Monday, October 29, 2012

[Movie] Review of The Woman in Black

It is nice to see Daniel Radcliff in a post Harry Potter scenario, and he confirms his acting chops quite well in this thriller. The thing I liked the most about this was the complete lack of 21rst century gore that still managed to be extremely frightening. There are cgi and special effects but they are kept to a minimum and used very sparingly to maximum effect. Note, this movie does not come across as a budget production that is trying to save money by not showing things, but rather, an understanding per the old school of filmography that less is more and what you imagine to scare you is infinitely worse than the hockey masked psycho with a chainsaw cutting people up in three d-smell o vision so visceral that you might feel like you are there. Technology may progress to a point where you can literally FEEL everything that the victims of a horror movie experience, but movies like "the Woman in Black" will still be great works of art because of what they DON'T show you, long after the most current techno thriller numbs your senses and desensitizes you even more to the violence.

The plot is quite good and slowly dolls out its secrets in a manner sufficient to keep the audience engaged with enough dialog to keep the intelligent interested and enough action or suspense to keep the adrenaline junkie interested as well. The opening sequence is enough to attract your interest right away, and also sets the stakes for what is to come. Normally, I wouldn't hesitate to tell you about the first thirty seconds of the movie (spoilers are for endings and at best middles) but in this case in case you haven't seen the trailer I want to keep it a surprise. Speaking of endings, the twist at the end is... surprising even if the events that lead up to it are not. The supporting cast is also equally fantastic.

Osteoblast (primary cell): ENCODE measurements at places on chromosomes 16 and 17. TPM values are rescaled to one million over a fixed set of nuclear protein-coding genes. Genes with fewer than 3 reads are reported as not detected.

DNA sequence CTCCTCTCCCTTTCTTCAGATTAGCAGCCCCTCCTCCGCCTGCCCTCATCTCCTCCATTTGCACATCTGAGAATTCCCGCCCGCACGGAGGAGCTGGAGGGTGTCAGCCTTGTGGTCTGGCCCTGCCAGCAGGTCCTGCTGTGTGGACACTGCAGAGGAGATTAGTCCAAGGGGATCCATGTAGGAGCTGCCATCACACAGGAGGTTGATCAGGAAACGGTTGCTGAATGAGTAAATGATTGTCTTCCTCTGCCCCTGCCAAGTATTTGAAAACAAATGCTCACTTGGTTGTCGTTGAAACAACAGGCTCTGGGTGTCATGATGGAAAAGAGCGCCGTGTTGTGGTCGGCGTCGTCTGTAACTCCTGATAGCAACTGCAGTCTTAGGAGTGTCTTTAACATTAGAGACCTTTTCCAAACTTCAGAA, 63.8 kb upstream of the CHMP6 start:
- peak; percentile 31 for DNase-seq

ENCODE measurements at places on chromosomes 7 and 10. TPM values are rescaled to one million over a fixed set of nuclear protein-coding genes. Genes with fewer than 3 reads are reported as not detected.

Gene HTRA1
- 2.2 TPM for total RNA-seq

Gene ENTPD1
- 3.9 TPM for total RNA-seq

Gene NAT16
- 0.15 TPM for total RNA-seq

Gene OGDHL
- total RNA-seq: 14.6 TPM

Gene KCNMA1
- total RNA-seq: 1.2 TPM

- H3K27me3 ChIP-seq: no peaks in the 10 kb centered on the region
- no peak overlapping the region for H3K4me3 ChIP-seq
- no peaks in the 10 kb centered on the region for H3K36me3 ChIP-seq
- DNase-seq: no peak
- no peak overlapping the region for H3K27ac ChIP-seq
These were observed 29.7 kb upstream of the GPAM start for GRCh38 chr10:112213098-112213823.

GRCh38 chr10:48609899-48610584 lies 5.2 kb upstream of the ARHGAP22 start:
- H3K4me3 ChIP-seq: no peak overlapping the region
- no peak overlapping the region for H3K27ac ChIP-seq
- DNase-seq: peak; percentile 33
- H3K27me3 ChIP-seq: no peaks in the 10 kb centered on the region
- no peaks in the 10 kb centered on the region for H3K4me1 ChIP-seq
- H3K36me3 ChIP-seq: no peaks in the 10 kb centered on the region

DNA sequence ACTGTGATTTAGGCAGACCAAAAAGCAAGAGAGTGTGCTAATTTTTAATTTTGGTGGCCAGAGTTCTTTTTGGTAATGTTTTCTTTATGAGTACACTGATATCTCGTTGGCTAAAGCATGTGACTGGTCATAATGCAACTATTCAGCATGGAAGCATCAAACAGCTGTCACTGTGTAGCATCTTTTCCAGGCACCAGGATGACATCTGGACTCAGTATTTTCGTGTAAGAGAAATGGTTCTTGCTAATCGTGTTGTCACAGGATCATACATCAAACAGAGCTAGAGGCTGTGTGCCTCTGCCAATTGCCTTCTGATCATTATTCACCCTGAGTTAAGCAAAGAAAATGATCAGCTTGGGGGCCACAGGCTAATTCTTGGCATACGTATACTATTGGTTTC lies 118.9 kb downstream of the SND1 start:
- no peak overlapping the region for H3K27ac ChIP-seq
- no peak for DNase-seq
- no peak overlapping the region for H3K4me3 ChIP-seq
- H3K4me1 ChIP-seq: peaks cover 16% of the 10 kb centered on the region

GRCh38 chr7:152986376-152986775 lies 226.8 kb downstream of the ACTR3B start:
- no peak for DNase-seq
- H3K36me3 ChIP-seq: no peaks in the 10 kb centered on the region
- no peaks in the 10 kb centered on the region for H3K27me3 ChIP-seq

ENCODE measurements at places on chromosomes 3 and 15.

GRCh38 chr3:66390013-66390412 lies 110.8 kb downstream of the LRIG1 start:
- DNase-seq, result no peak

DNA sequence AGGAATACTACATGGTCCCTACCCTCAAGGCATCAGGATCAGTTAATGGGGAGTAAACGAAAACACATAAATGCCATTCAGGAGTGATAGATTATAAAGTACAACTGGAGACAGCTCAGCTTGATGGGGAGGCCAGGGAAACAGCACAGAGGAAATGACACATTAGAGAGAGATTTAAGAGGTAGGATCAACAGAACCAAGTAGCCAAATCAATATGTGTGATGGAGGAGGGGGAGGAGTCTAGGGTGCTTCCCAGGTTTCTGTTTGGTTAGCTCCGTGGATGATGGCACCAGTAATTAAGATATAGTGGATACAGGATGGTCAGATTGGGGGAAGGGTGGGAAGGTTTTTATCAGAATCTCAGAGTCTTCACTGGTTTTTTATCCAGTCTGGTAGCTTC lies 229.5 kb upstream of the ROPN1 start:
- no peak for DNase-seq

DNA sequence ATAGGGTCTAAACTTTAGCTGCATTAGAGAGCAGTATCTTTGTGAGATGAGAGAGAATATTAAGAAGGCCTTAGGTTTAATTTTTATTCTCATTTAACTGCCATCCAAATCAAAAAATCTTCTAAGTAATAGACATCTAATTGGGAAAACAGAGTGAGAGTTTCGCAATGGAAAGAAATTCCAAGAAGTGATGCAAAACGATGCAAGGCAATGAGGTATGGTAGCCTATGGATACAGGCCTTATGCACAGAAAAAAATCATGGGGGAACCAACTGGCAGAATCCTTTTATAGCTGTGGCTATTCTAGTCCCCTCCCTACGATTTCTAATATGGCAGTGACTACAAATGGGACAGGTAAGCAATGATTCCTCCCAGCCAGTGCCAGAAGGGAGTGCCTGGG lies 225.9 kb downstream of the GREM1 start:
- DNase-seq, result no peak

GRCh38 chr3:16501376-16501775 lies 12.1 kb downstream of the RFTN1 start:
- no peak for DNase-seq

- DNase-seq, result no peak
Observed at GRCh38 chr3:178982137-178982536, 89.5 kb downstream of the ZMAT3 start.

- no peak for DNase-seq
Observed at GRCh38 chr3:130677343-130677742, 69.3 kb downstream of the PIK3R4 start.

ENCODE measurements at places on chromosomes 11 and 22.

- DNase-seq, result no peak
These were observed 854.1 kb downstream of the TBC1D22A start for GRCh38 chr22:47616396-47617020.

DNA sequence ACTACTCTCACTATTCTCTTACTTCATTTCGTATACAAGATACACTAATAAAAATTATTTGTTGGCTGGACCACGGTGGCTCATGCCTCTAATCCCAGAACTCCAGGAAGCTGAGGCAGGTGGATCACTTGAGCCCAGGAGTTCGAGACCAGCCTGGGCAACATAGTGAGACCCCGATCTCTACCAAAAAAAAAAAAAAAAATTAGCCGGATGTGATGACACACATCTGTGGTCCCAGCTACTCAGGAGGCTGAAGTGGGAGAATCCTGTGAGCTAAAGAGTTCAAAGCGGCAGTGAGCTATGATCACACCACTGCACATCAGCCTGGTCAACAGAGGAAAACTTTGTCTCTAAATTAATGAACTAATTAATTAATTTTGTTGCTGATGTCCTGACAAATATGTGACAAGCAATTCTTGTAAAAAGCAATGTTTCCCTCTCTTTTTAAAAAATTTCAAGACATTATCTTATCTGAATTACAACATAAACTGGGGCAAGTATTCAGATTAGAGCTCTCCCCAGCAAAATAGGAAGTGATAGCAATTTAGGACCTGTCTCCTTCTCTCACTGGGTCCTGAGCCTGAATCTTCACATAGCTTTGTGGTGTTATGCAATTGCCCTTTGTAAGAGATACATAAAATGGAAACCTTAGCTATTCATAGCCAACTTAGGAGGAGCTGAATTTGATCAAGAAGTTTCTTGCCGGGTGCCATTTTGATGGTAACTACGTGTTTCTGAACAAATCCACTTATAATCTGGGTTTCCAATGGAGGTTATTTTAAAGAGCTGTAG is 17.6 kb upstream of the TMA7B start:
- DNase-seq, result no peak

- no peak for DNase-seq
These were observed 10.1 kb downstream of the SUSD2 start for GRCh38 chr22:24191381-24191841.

The thing I really liked about the whole thing was the consistency of the world and/or plot. They stayed within the regular tropes of the supernatural whilst at the same time adding some of their own unique elements. The characters you don't always care about or think about (specifically, our supernatural friends) are actually consistent in their behavior and do what you might expect them to do given the rules that the movie sets up (as compared to, Demon X who merely shows up and kills people because it might make a scary moment in the movie.)

In short, I highly recommend this movie.

Monday, October 22, 2012

[Book] The Pale Blue Eye by Loius Bayard

This was a masterful work. I enjoyed it a great deal. Moreover, I substituted it for infinite jest to meet one of my yearly goals. I won't get into Infinite Jest until I actually review it, but in the meantime, I did enjoy the Pale Blue Eye. The basic premise of the book is that the detective is called to West Point to investigate a series of grisly murders of cadets. He proceeds to do so but in a rather interesting turn of events becomes allied to a young Edgar Allen Poe, who proceeds to help him with his typical dramatic flair. What is even more interesting is the fact that not only does Poe come to life, but this fictional detective manages to hold his own. There are a number of false fits and starts, red herrings galore. But the story is just as much a study in character, particularly into Mr. Poe, than anything else and in this it greatly shines. You feel while reading it that you are immersed in the setting, which has just the right mix of detail and plotage to keep things interesting. Then, just when you think things have been neatly wrapped up in a tidy bow, in a typical trope of the genre, the author reaches out from the pages of the book and smacks you in the face with a herring until you taste fish for a week afterwards, but you LIKE it, evne if you hate fish. The thing I liked the most about this book was that it used tropes, mechanisms, archetypes and characters typical to poe and the time period, whilst at the same time humoring modern and post modern sensibilities and using the old addages with an entirely fresh take.